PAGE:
Little Bits of History

January 12

Posted in History by patriciahysell on January 12, 2017

1808: St. Mary’s Church, Reculver is doomed. The church was founded in the 7th century as either a monastery or a minster (an honorific title given to specific churches in England such as Westminster Abbey). It was built on the site of the Roman fort at Reculver in southeastern England. In 669, the land was given for this purpose by King Ecgberht of Kent to a priest named Bassa. The original building was erected using stone and tiles scavenged from the old Roman fort and was simply a nave and an apsidal chancel (seating area around the altar), and two small rooms with one on each side of the nave. During the Middle Ages, the church was upgraded several times with the last renovation done in the 15th century. This coincided with a time of prosperity in the area but it is also when the building began its slow descent into decay from coastal erosion.

Reculver may have remained a monastery into the 10th century despite the Viking attacks along coastal areas which targeted these rich and poorly defended edifices. It is also possible that clergy would escape to Canterbury if under attack. By 1066, the monastery had become a parish church and its territory had become part of the property owned by the archbishops of Canterbury. By the 13th century, Reculver parish was one of “exceptional wealth” and there were disputes between lay and church interests. As the church was renovated over the centuries, it managed to retain much of its early charm and Anglo-Saxon features. After the last building spree, the nave was 67 feet long and 24 feet wide with both sides sporting an 11 foot wide aisle. There were two towers which rose 106 feet into the air and were 12 feet square and connected internally by a gallery about 25 feet wide. The entire church was 120 feet by 64 feet.

In 1540, John Leland visited and was impressed by the building but noted that the coastline had been encroaching and now was just over a quarter of mile away. One generation later, the area was described as poor and simple with only 165 parishioners. The shore kept washing away and by 1630, the shore was 500 feet away and closing. The people were moving to better locations and by 1807, after a major storm, the shore was only about ten yards from the wall surrounding the church. Sea defenses had been placed in 1783 but were ineffective. Two new plans were proposed but would cost as much as £8,277 to build.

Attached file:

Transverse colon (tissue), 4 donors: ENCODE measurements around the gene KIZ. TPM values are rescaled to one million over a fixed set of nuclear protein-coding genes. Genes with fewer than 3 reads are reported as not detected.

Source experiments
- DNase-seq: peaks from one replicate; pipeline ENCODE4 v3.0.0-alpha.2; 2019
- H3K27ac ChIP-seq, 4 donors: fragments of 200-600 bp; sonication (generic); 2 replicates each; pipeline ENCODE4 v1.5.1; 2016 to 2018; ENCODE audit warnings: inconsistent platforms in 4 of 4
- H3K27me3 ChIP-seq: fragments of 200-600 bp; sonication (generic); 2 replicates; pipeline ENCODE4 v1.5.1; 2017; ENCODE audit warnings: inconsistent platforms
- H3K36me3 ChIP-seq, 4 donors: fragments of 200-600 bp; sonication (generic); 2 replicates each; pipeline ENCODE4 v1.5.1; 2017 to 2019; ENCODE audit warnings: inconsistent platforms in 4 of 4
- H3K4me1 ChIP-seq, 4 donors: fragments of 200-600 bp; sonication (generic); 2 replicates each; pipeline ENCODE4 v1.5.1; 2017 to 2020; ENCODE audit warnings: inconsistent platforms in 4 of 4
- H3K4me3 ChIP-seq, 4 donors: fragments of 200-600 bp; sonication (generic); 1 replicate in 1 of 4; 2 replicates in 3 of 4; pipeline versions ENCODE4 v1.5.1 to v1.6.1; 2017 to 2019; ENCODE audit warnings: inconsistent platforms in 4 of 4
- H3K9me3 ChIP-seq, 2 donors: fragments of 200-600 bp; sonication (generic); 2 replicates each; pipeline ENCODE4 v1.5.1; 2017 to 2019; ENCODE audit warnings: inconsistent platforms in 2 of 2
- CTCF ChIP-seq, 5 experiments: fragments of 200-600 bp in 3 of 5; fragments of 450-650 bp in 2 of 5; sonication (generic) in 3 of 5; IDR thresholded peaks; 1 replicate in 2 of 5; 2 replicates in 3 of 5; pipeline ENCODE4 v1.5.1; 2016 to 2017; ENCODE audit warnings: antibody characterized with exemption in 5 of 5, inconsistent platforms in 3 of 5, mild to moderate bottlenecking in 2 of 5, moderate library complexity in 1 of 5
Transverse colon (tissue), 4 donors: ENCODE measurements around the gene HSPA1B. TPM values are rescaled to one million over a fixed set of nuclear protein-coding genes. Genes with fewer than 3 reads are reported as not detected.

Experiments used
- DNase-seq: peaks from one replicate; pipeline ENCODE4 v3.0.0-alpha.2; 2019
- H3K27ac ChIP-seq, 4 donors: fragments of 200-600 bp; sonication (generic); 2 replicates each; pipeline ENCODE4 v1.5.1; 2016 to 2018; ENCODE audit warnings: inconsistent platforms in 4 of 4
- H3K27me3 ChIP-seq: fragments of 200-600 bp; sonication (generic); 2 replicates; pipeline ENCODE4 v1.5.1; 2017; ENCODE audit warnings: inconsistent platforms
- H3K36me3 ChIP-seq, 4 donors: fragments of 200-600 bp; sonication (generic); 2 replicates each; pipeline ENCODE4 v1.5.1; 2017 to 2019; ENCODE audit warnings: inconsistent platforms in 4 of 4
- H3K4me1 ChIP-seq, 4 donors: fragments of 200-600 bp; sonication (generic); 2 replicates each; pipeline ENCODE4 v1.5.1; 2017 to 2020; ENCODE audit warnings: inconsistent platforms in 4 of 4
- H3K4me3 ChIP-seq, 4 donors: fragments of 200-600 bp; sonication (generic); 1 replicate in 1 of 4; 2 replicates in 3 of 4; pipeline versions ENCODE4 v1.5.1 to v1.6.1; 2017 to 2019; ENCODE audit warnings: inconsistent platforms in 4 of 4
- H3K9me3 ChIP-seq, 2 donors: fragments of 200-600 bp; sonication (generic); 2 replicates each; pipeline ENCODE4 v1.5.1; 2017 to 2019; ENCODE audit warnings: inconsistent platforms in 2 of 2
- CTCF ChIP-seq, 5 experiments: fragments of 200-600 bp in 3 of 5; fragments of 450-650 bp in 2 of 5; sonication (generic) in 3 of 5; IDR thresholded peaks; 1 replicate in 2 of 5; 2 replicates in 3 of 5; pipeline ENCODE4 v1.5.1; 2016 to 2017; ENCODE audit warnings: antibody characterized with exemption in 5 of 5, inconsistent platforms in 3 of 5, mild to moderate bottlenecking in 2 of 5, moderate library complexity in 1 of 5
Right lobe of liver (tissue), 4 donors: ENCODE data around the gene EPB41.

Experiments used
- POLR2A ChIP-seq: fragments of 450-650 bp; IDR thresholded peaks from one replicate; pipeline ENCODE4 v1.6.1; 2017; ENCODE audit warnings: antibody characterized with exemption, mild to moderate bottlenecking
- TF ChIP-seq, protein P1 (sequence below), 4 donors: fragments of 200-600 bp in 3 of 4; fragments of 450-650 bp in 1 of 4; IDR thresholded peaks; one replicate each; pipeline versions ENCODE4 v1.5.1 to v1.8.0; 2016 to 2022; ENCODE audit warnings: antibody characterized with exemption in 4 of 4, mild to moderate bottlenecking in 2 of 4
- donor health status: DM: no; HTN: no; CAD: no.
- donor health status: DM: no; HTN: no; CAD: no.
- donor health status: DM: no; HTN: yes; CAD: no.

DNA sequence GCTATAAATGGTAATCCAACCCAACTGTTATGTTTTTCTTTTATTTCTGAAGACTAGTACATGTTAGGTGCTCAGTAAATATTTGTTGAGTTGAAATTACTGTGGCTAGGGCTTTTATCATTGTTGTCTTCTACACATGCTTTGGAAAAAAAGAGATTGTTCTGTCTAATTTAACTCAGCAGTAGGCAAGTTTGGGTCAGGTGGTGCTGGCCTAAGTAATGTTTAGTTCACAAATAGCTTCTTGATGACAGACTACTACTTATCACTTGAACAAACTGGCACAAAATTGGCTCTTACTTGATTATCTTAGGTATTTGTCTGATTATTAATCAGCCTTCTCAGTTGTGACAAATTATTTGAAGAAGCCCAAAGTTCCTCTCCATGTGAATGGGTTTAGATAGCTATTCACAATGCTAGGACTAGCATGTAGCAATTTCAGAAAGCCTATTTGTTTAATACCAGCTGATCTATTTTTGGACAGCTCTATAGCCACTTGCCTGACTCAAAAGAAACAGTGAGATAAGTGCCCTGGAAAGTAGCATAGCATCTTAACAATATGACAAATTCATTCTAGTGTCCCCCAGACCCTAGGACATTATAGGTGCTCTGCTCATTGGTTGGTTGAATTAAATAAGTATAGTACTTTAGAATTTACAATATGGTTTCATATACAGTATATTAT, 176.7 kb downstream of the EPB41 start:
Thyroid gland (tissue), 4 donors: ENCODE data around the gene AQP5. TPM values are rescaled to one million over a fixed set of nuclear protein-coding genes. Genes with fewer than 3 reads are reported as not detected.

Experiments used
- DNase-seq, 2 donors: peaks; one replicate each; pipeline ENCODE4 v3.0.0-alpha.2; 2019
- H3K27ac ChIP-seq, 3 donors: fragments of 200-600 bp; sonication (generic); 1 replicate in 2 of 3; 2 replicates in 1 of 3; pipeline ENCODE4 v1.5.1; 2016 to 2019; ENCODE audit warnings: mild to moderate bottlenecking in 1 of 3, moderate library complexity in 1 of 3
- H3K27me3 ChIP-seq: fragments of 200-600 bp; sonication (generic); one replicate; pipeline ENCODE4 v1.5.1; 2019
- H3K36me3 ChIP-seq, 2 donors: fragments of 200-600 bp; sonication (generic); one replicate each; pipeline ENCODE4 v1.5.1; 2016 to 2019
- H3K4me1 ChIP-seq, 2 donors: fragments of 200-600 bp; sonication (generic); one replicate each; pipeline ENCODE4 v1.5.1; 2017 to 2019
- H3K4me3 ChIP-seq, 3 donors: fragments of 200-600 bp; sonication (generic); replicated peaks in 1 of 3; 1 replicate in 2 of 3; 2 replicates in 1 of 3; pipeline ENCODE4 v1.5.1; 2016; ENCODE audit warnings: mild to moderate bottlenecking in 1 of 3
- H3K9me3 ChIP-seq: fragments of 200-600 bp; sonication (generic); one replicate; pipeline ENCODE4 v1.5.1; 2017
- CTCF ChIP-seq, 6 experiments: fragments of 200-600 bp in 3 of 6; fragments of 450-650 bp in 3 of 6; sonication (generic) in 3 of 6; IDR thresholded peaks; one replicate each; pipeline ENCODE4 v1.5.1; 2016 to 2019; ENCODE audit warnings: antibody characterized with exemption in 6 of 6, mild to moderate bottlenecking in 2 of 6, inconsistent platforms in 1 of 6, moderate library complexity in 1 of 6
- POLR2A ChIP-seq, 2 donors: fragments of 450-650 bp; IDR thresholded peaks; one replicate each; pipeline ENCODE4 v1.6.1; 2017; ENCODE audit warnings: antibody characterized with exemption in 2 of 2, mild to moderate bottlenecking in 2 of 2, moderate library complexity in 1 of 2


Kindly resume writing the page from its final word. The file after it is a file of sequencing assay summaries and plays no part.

On this date, at a vestry meeting called by vicar Christopher Naylor, it was decided the church should be destroyed. There were 8 members and a tie vote which meant Naylor cast the deciding vote to demolish the ancient church. He applied to the Archbishop of Canterbury for permission and received it by March 1809. They were instructed to save materials with which to build another church. Demolition began in September 1809 and used gunpowder explosives. Today, only ruins of this historic building remain.

The young clergyman of the parish, urged on by his Philistine mother, rashly besought his parishioners to demolish this shrine of early Christendom. This they duly did and all save the western towers, which still act as a landmark for shipping, was razed to the ground. – Nigel & Mary Kerr

Yn the enteryng of the quyer ys one of the fayrest and the most auncyent crosse that ever I saw, a ix footes, as I ges, yn highte. It standeth lyke a fayr columne. – John Leland (1540)

Sarre [the name of the land granted from the King] was a highly strategic place, overlooking the confluence of the Wantsum and the Great Stour, [and] directly linked to Canterbury … In the early 760s it was the site of a toll-station, where the agents of the Kentish kings collected dues on trading ships using the Wantsum route. – Susan Kelly

[W]e do not know whether the Kentish monasteries had been founded as communities of monks and nuns dedicated to the service of God [and living in monasteries and nunneries], or whether the male communities were from the start bodies of secular clergy [operating from minsters] who, like the archiepiscopal familia at Canterbury, accepted a degree of communal (or monastic) discipline and who were responsible for the pastoral care of extensive rural areas. – Nicholas Brooks

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